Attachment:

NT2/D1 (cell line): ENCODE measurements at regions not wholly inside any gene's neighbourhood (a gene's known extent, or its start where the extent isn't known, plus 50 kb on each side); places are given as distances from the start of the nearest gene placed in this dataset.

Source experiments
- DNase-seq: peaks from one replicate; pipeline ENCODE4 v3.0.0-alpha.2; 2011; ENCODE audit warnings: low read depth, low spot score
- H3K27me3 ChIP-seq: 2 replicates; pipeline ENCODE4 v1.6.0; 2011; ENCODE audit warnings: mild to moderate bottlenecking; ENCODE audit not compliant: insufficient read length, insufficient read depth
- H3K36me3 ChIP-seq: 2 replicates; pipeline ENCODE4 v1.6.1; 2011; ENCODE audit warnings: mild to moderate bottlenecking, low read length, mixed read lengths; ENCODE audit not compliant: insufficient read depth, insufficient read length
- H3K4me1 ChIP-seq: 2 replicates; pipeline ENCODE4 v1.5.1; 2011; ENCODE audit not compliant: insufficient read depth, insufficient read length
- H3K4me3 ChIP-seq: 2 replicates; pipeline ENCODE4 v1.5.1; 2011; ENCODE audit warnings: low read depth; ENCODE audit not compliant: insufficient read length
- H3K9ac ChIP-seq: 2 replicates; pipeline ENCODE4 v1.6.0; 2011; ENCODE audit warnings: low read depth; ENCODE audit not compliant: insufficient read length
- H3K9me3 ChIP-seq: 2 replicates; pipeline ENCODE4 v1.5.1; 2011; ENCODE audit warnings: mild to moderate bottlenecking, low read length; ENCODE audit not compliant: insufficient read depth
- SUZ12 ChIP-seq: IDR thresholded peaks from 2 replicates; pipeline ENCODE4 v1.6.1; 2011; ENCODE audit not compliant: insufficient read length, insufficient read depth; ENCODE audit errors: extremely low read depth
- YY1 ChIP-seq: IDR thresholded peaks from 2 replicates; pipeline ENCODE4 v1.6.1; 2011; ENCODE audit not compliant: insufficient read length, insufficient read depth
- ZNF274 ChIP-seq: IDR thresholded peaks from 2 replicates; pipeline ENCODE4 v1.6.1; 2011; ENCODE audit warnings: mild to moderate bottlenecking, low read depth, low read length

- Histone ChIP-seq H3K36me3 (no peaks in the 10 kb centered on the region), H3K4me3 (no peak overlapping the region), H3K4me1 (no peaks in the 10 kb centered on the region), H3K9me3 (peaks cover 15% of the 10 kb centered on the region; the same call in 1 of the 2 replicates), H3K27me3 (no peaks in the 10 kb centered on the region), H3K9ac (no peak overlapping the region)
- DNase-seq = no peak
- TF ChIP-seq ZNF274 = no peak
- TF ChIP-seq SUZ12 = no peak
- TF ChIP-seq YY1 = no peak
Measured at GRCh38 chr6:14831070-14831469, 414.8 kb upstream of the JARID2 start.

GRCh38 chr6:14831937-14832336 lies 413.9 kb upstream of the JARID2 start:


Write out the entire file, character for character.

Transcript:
NT2/D1 (cell line): ENCODE measurements at regions not wholly inside any gene's neighbourhood (a gene's known extent, or its start where the extent isn't known, plus 50 kb on each side); places are given as distances from the start of the nearest gene placed in this dataset.

Source experiments
- DNase-seq: peaks from one replicate; pipeline ENCODE4 v3.0.0-alpha.2; 2011; ENCODE audit warnings: low read depth, low spot score
- H3K27me3 ChIP-seq: 2 replicates; pipeline ENCODE4 v1.6.0; 2011; ENCODE audit warnings: mild to moderate bottlenecking; ENCODE audit not compliant: insufficient read length, insufficient read depth
- H3K36me3 ChIP-seq: 2 replicates; pipeline ENCODE4 v1.6.1; 2011; ENCODE audit warnings: mild to moderate bottlenecking, low read length, mixed read lengths; ENCODE audit not compliant: insufficient read depth, insufficient read length
- H3K4me1 ChIP-seq: 2 replicates; pipeline ENCODE4 v1.5.1; 2011; ENCODE audit not compliant: insufficient read depth, insufficient read length
- H3K4me3 ChIP-seq: 2 replicates; pipeline ENCODE4 v1.5.1; 2011; ENCODE audit warnings: low read depth; ENCODE audit not compliant: insufficient read length
- H3K9ac ChIP-seq: 2 replicates; pipeline ENCODE4 v1.6.0; 2011; ENCODE audit warnings: low read depth; ENCODE audit not compliant: insufficient read length
- H3K9me3 ChIP-seq: 2 replicates; pipeline ENCODE4 v1.5.1; 2011; ENCODE audit warnings: mild to moderate bottlenecking, low read length; ENCODE audit not compliant: insufficient read depth
- SUZ12 ChIP-seq: IDR thresholded peaks from 2 replicates; pipeline ENCODE4 v1.6.1; 2011; ENCODE audit not compliant: insufficient read length, insufficient read depth; ENCODE audit errors: extremely low read depth
- YY1 ChIP-seq: IDR thresholded peaks from 2 replicates; pipeline ENCODE4 v1.6.1; 2011; ENCODE audit not compliant: insufficient read length, insufficient read depth
- ZNF274 ChIP-seq: IDR thresholded peaks from 2 replicates; pipeline ENCODE4 v1.6.1; 2011; ENCODE audit warnings: mild to moderate bottlenecking, low read depth, low read length

- Histone ChIP-seq H3K36me3 (no peaks in the 10 kb centered on the region), H3K4me3 (no peak overlapping the region), H3K4me1 (no peaks in the 10 kb centered on the region), H3K9me3 (peaks cover 15% of the 10 kb centered on the region; the same call in 1 of the 2 replicates), H3K27me3 (no peaks in the 10 kb centered on the region), H3K9ac (no peak overlapping the region)
- DNase-seq = no peak
- TF ChIP-seq ZNF274 = no peak
- TF ChIP-seq SUZ12 = no peak
- TF ChIP-seq YY1 = no peak
Measured at GRCh38 chr6:14831070-14831469, 414.8 kb upstream of the JARID2 start.

GRCh38 chr6:14831937-14832336 lies 413.9 kb upstream of the JARID2 start: